OTTAWA – As he wrapped up the fall session with a press conference praising his government’s legislative agenda, Government House leader Peter Van Loan noted the “unprecedented success” and strong record of private member’s bills that were passed this year.
But he had absolutely nothing to say about a fellow Conservative’s democratic reform act making waves in Ottawa and his own caucus.
WATCH: Van Loan refuses to answer questions on Reform Act
Asked repeatedly for comment about MP Michael Chong’s bill to rebalance the power of MPs and party leaders, Van Loan walked away from reporters and an assistant closed the door to his office as he stood silently, smiled and said nothing.
The Reform Act would give caucus members the power to call for a leadership review and even remove the leader, as well as give riding associations the final say in who represents political parties in elections.
Chong has said it is not a reflection on Prime Minister Stephen Harper or his office, and would come into effect after the next election. The bill will be voted on in the spring.
In his end of session press conference, however, Van Loan made a point of noting 19 “substantive” private member’s bills that have been passed since 2011, 11 of them this year.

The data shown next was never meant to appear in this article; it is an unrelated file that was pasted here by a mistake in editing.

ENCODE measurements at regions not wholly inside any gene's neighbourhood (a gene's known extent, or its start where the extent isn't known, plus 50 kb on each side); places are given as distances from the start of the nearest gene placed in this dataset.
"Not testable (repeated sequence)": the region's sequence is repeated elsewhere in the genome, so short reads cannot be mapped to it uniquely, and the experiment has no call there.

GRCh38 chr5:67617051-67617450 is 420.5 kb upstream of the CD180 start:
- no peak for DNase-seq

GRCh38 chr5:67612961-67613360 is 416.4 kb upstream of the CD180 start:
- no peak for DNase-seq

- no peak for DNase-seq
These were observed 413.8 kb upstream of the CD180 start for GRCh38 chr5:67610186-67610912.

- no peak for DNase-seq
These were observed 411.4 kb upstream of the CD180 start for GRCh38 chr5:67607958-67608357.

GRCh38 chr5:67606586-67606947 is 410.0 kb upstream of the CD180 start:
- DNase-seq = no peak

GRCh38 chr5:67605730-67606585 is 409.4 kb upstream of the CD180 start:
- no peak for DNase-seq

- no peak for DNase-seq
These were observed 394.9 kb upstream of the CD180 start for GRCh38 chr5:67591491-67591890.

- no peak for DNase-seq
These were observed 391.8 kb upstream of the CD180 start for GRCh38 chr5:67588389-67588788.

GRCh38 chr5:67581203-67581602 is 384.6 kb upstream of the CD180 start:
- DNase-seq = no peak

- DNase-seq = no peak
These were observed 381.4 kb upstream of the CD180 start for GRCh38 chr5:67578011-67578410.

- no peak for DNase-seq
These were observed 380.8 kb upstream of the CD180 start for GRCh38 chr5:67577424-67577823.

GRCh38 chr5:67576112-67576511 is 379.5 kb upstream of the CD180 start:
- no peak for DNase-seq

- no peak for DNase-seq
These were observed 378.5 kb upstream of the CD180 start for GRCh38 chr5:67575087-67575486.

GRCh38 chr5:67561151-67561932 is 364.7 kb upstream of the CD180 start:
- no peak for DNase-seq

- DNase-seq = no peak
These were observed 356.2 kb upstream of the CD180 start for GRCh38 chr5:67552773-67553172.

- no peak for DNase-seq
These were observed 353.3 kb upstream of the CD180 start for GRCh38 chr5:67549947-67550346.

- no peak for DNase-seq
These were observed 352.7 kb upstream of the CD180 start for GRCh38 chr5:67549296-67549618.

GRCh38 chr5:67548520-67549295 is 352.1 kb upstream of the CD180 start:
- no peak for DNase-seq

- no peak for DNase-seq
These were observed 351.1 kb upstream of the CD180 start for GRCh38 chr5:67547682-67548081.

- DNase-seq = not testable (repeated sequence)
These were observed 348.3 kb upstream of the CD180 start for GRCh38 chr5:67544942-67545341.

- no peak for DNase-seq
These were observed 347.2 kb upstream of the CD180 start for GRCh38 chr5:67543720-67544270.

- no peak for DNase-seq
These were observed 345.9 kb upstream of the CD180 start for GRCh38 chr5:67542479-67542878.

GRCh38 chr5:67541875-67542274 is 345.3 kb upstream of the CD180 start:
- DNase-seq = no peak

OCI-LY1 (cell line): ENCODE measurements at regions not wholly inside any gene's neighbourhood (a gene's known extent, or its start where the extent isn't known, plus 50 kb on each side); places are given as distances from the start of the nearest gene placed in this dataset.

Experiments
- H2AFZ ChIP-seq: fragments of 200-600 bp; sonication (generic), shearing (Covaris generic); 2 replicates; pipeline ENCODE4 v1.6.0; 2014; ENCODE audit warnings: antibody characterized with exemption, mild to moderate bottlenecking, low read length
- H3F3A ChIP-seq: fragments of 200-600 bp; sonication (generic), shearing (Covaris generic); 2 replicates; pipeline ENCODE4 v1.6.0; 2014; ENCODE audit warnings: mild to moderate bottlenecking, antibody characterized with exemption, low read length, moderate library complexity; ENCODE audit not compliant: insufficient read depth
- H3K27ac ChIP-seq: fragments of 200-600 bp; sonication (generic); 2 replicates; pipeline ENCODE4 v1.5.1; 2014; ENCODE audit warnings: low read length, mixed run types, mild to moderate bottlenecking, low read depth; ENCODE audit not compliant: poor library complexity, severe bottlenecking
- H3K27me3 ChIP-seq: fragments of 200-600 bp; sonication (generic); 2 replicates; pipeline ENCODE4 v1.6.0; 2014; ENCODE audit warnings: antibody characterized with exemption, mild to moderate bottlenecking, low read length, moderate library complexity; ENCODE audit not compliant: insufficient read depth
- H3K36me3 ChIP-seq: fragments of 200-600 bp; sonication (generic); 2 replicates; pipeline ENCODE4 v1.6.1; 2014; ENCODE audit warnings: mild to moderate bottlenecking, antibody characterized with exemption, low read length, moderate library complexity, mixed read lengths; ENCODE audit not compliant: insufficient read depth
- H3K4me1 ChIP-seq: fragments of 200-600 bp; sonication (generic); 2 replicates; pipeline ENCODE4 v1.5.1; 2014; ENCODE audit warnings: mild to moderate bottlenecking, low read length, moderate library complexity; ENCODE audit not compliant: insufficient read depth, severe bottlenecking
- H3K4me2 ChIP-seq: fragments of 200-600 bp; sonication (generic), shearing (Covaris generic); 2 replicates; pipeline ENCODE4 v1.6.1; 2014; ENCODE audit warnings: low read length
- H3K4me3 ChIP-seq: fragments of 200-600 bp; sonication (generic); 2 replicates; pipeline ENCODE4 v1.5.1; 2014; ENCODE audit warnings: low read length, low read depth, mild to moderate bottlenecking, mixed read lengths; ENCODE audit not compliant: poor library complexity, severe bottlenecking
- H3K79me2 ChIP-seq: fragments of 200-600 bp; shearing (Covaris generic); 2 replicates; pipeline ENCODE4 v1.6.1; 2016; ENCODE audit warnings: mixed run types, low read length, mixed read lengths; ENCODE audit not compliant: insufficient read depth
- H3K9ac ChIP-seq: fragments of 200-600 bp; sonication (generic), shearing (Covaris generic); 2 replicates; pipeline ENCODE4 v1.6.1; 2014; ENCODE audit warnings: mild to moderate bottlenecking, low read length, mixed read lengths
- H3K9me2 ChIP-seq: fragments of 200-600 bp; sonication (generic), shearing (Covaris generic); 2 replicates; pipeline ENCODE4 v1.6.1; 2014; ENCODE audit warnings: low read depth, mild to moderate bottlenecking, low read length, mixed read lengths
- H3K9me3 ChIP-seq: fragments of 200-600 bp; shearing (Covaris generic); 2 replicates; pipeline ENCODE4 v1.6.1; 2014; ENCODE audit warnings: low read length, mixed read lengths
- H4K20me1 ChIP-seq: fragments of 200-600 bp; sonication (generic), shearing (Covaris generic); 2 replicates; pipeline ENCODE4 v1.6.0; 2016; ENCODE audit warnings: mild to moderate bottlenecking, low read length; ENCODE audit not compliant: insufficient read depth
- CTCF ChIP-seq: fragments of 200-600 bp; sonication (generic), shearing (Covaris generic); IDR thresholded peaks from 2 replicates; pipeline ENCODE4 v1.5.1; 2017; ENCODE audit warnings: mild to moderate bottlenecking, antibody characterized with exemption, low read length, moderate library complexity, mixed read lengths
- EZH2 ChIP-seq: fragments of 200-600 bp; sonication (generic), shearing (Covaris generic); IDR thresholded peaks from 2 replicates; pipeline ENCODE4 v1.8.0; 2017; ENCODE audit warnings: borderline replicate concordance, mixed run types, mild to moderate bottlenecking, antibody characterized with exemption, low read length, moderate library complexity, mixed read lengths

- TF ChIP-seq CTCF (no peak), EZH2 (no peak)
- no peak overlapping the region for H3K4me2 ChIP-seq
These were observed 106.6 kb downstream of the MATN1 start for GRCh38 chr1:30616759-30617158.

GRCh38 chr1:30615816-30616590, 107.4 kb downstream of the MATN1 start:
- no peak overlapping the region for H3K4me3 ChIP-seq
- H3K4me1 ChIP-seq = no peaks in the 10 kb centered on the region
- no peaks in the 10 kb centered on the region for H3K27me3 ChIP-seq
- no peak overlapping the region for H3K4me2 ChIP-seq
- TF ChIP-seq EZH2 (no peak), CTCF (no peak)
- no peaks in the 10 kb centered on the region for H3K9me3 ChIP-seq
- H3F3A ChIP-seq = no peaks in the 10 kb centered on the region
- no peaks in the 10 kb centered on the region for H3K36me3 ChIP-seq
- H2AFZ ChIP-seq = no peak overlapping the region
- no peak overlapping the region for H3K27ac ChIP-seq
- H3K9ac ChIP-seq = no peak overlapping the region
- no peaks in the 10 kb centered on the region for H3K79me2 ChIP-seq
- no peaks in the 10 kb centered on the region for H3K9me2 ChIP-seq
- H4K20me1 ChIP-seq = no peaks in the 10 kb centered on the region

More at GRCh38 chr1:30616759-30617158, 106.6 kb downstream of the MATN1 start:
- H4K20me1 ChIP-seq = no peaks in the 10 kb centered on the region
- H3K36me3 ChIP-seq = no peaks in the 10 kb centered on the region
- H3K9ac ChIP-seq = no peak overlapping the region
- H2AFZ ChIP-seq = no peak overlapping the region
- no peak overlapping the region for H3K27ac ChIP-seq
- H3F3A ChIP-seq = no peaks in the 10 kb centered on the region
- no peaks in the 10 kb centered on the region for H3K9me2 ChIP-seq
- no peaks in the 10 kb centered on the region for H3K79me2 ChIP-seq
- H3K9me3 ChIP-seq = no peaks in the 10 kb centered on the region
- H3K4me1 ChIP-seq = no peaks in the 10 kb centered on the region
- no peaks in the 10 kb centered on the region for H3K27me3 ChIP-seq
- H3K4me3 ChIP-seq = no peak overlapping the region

“This year has also been marked by unprecedented success for individual members of Parliament in bringing forward and passing ideas that are important to them and their constituents,” he said.
“This is a strong record of hard work and delivering results in which Members of Parliament can rightly take great pride.”
Of the 11 private members’ bills passed this year, five deal with crime, while some others deal with issues such as a national park, language skills and interprovincial trade barriers.
Chong’s office said he was on his way back to his Wellington-Halton Hills, Ont. riding, and was not available to speak to Van Loan’s comments.
James Rajotte, the Conservative MP for Edmonton-Leduc who seconded Chong’s bill when it was tabled last week, says he knows of 20 or so MPs who support it.
He said as is commonly the case for private member’s bills, it’s essentially a free vote for backbenchers.
“Cabinet, as I understand it, has yet to discuss it, has yet to make a decision. We’ll see what cabinet does in terms of the ministers, whether they want to take a formal position as a government or not,” said Rajotte.
“I’ll be voting in favour of the legislation, so from my perspective it already is a free vote.”
The NDP has said it would like to see the bill go to the committee and Liberals say they support the broad objectives of the bill, and both parties say it will be a free vote.
WATCH: Peter Van Loan addresses the recent announcement that Canada Post will be shutting down door-to-door deliveries